Science

Florida Keys Okays Testing Of Genetically Modified Mosquitoes To Combat Zika

By Christie Abagon , Nov 22, 2016 12:41 AM EST
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For several months now, the state of Florida struggled to control the spread of Zika.  One of the most controversial items on the ballot in Florida Keys on the November 8th election was dealing with disease.  In a 3-2 vote on Saturday, residents in the Florida Keys approved a measure allowing a British company to begin a trial release of genetically modified mosquitoes.  These are designed to curb the spread of infectious diseases, such as Zika, dengue, and chikungunya.

Key Haven Residents Are Fearful Of The Consequences Of The Trial

Residents from Key Haven said that they don't want to be used as "guinea pigs" and fear unintentional environmental consequences.  Others fear being bitten by engineered blood-suckers.  However, the FDA and other federal and local regulators say the concerns are unfounded.  Trials will not be conducted in Key Haven because the residents rejected it.  Oxitec and the Florida Keys Mosquito Control District staff are now looking for a new neighborhood to conduct trials.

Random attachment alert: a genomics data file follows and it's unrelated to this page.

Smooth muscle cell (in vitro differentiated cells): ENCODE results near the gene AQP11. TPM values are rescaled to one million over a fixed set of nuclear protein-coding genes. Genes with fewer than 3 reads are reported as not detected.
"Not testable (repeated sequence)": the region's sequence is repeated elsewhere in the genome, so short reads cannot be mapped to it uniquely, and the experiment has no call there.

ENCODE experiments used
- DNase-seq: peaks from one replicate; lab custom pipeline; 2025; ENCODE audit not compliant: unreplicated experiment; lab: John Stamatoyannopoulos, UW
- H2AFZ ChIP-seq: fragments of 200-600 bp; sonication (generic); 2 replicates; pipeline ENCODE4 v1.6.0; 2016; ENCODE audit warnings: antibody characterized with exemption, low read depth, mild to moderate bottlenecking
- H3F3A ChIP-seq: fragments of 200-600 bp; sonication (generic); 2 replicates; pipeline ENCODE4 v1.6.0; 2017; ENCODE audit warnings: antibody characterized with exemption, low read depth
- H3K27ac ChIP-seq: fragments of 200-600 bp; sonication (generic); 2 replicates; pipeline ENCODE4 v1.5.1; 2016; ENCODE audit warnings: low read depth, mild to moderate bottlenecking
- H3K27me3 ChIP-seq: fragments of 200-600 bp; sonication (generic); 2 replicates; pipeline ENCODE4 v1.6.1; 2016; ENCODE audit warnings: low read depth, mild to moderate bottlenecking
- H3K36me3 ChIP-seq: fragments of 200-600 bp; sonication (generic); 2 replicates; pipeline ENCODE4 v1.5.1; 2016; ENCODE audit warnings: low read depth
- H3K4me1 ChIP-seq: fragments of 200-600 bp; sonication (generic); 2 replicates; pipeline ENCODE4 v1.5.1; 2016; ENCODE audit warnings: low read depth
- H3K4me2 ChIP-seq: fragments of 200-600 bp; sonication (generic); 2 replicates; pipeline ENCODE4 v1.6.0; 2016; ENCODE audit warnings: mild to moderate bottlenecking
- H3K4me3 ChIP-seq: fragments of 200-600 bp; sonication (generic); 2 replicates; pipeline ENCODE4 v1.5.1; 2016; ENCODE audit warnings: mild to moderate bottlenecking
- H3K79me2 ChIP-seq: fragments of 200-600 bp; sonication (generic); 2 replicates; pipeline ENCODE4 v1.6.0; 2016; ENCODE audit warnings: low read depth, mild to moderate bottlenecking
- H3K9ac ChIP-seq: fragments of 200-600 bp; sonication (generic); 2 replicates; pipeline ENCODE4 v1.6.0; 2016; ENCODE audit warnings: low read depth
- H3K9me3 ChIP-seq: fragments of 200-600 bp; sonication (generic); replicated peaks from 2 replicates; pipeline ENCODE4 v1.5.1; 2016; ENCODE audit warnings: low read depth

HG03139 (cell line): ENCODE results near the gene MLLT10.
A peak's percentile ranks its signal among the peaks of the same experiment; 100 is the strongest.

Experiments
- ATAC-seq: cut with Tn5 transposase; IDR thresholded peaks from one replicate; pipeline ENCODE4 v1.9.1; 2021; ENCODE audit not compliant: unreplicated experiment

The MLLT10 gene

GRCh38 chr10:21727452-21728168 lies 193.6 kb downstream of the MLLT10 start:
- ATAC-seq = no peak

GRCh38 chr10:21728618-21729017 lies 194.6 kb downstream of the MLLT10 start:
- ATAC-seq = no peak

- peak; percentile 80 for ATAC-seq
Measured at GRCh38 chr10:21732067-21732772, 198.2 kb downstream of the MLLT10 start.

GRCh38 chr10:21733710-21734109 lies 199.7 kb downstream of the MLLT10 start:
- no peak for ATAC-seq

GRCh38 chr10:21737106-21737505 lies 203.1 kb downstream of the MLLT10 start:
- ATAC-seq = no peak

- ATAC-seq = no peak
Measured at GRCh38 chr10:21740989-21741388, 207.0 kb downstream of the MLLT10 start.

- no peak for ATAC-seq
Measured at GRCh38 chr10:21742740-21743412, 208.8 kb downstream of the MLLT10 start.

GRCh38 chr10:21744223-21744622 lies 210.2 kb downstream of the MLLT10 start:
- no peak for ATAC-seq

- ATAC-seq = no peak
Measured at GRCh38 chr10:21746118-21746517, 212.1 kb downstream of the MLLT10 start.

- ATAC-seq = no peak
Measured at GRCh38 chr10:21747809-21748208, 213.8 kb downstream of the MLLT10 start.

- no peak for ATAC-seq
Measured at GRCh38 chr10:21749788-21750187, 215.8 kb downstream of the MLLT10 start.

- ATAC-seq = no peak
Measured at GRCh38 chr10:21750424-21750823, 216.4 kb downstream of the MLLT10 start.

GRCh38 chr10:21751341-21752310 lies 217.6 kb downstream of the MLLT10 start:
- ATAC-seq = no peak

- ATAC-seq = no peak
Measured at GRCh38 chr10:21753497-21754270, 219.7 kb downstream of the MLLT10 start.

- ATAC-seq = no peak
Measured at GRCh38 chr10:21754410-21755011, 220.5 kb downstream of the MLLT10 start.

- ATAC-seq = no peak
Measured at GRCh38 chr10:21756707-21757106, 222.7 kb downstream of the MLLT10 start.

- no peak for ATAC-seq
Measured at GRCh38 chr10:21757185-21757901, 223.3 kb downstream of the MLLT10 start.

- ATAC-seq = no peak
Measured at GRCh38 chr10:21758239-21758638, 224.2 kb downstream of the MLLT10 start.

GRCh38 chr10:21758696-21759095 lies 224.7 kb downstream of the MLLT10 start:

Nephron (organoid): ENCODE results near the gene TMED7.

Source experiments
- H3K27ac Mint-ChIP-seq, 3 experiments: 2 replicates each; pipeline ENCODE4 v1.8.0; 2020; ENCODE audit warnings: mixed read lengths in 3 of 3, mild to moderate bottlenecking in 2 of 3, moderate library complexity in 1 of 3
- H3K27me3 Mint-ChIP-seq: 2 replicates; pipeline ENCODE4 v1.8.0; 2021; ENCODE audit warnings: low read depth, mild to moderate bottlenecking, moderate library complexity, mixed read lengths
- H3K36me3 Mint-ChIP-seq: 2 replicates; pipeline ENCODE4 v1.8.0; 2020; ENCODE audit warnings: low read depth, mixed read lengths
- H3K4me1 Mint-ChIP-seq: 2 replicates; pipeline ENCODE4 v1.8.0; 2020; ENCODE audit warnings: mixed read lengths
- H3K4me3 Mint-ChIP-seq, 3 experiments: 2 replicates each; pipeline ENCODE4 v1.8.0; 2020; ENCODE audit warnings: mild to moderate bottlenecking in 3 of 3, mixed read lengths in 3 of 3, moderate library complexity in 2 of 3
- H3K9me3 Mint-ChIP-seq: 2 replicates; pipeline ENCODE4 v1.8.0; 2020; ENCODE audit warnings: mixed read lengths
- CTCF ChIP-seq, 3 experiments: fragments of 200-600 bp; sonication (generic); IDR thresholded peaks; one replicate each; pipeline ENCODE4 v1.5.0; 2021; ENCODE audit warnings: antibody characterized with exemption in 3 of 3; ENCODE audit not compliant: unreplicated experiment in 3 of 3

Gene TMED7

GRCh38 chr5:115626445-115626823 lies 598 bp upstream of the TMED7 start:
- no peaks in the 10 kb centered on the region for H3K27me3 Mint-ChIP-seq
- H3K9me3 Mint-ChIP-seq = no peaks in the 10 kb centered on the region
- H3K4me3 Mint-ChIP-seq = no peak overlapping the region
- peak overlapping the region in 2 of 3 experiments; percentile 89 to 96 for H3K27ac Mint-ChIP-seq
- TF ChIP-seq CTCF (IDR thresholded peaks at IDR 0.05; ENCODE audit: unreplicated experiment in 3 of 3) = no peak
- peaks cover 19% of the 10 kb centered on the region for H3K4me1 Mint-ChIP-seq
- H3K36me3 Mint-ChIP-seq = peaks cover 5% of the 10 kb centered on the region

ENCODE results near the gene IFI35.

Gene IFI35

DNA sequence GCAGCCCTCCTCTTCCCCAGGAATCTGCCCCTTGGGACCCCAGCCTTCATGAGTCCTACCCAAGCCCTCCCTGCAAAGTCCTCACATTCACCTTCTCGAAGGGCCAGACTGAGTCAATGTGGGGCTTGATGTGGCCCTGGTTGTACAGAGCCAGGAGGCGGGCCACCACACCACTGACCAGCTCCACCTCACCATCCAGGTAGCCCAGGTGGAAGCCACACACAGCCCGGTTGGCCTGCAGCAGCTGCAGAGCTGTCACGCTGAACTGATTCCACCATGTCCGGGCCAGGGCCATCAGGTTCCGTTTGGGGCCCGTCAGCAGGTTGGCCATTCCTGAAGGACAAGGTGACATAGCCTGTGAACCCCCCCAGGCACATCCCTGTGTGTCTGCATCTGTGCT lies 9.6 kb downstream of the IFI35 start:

British Company Engineered The Trial Mosquitoes

Oxitec, a British biotech company engineered the 'Aedes aegypti' mosquitoes for the trial.  A. aegypti are exotic and invasive to the United States, including Florida. Only females can bite, and they're able to transmit viruses, such as Zika.  Oxitec plans to release millions of engineered males - which naturally don't bite - to mate with females inorder to produce dud offspring. 

Similar trials have been conducted in Panama and Brazil, the engineered mosquitoes were able to zap up to 90 percent of wild populations for short periods.

FDA Said Trial Has No Potential Adverse Impact On People

Monroe County, which includes the Keys, has had big problems in the past with dengue, another disease carried by the same mosquito causing Zika, but there are no reported incidents of Zika in the area yet.  Bob Eadie, the county's health department head, supports the trial and said that it doesn't mean that Zika is not a threat to the residents, eventhough there are no cases of Zika in the county currently.  "There is a tool available for the people of Monroe County that can help control mosquitoes that carry a very, very, very serious disease," he said.

Oxitec said that if the trial in Keys goes well, they may begin trials in Miami next year.

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